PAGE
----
Tuesday 21 June 2022

Priceless C12th Book of Leinster to be conserved and digitised

Trinity College Dublin (TCD) has secured funding to conserve, research and digitise the Book of Leinster, a 12th-century parchment manuscript, and one of the most important manuscripts written in Irish to have survived from the early medieval period. It is of incalculable value to the history of Ireland and the Irish language.

By Áed Ua Crimthainn et al (12th century)
Laighean53a at website of Trinity College Dublin
Public Domain

The manuscript is an anthology of prose, verse, genealogy, medical knowledge, and place-name lore. It contains the Irish ‘book of genesis’, Lebor Gabála Érenn, which establishes the place of Ireland, the Irish people and their language in a biblical world setting. A very important version of the saga An Táin Bó Cúailnge and the story of Cú Chulainn is also included in the collection.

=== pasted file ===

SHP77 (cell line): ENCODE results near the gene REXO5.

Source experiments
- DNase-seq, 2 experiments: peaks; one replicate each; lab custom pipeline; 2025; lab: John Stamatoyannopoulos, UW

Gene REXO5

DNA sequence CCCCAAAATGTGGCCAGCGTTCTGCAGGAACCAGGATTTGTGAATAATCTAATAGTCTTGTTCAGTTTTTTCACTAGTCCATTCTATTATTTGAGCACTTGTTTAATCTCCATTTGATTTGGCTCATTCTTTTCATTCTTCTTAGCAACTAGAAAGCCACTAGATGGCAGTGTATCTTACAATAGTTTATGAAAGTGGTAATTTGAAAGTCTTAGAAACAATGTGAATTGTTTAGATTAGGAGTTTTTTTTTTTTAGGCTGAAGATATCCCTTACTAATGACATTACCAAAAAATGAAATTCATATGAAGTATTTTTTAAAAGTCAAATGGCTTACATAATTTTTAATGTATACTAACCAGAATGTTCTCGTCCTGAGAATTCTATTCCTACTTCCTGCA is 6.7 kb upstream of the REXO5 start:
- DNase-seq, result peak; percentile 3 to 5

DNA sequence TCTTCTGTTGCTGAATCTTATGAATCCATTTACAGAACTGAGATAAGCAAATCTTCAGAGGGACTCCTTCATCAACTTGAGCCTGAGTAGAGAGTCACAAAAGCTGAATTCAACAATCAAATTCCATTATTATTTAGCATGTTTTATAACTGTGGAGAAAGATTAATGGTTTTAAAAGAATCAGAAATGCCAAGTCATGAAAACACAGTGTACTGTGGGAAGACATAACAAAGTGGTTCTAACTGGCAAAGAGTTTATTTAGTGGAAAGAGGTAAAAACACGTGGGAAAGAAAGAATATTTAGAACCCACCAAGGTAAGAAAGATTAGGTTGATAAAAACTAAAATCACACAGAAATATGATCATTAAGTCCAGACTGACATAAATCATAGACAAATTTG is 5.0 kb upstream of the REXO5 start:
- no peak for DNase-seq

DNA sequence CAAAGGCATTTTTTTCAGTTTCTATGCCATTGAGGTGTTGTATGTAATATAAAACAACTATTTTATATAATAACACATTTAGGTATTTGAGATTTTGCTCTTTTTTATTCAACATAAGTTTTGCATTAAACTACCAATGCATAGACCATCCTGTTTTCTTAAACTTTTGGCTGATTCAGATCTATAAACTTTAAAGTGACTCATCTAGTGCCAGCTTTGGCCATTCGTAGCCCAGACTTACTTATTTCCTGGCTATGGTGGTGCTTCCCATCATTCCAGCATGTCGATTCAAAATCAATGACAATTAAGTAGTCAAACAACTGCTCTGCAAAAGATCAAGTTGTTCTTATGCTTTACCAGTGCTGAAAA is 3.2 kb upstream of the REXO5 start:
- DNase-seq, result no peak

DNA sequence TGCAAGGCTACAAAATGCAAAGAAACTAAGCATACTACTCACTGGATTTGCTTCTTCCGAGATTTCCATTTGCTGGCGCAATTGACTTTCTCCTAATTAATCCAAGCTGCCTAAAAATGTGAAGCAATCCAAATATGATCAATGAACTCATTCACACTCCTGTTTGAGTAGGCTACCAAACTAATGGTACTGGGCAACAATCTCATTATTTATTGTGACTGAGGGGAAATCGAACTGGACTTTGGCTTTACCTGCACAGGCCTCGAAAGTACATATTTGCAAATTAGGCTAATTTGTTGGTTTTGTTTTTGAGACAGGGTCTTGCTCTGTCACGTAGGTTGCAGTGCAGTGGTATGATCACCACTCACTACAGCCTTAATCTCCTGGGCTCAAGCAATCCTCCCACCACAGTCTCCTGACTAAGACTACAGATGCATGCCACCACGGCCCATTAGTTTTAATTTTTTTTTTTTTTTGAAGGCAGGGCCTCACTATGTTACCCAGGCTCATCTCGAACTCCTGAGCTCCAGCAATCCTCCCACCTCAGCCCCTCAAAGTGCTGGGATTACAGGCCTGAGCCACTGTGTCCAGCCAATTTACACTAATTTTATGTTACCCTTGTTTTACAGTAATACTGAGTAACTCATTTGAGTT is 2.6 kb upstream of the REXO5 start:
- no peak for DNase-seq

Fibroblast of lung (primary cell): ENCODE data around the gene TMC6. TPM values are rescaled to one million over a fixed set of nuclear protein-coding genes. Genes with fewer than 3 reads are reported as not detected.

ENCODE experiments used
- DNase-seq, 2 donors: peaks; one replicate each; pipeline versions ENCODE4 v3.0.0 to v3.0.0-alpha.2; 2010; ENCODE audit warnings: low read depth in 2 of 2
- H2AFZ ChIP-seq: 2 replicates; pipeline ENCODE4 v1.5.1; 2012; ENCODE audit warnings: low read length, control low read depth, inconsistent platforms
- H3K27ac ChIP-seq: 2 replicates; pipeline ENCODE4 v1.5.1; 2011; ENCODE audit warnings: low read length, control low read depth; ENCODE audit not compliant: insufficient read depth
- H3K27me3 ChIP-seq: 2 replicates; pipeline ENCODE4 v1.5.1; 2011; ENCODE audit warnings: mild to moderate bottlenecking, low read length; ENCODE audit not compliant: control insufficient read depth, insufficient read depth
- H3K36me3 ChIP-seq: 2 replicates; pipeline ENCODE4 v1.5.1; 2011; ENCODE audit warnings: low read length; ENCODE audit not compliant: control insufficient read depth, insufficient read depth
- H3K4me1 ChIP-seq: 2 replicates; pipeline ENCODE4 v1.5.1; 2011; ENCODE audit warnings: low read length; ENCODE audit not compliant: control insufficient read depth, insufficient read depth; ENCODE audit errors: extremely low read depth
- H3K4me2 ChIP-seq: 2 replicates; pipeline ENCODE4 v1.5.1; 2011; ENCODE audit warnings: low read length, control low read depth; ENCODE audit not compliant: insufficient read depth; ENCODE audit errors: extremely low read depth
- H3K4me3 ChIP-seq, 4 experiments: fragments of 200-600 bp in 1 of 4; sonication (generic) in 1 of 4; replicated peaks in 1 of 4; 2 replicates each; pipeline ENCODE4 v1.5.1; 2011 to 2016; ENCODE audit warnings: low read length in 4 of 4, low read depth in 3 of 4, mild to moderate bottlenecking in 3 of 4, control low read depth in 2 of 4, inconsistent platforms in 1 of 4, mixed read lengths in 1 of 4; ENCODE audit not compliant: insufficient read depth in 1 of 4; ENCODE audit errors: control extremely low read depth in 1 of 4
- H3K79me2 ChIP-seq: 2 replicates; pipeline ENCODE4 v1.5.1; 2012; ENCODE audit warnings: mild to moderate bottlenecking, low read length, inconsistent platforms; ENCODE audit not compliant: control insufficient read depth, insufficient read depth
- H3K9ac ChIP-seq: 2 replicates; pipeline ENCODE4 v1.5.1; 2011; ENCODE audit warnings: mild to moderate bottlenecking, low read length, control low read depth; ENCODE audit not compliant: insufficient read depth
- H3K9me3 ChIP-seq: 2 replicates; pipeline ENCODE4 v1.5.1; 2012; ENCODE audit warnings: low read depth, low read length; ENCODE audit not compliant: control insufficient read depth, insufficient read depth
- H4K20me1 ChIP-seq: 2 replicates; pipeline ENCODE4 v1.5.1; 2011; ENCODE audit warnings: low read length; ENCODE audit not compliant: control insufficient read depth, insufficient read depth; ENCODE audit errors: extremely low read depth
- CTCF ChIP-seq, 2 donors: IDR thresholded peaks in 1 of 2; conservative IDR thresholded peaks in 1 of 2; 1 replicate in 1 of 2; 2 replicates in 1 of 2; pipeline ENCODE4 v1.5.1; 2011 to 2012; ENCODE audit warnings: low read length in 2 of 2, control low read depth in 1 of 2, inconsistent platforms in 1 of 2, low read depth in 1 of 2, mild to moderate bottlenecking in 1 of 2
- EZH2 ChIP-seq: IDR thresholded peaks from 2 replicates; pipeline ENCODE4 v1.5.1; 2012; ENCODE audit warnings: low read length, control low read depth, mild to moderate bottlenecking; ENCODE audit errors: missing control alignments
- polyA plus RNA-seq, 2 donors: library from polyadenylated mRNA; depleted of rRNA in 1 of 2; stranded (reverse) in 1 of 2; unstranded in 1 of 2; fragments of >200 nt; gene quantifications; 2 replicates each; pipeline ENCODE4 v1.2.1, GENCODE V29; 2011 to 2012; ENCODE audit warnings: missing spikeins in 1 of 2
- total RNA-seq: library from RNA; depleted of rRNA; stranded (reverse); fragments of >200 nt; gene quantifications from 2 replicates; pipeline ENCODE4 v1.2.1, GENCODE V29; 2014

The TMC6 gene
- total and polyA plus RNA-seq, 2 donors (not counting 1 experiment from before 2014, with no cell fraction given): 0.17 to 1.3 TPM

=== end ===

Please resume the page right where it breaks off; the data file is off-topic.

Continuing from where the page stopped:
The financial support comes from the Bank of America's Art Conservation Project. Since 2010, this project has supported the conservation of more than 6,000 individual art pieces around the world and it is the second time the Library of TCD has been a recipient.

The previous award was similar in that it enabled the conseration, research and digitisation of precious early Irish manuscripts, specifically the Codex Usserianus Primus, the Garland of Howth, the Book of Dimma, and the Book of Mulling, which date from the 5th-9th centuries.

Commenting on the significance of the award, Librarian & College Archivist Helen Shenton said: "The Library of Trinity College Dublin’s collection of over 200 medieval and early modern manuscripts written in the Irish language is ranked as one of the most important collections in the world. Covering over a thousand years of Irish literature and learning, they shine a light on how Irish society operated, how our ancestors interacted with each other, what stories and myths they told about themselves and how they saw themselves on the world stage.

"Once conserved the Book of Leinster will form part of the Library’s major digitisation project – the Virtual Trinity Library – and will be made globally accessible online."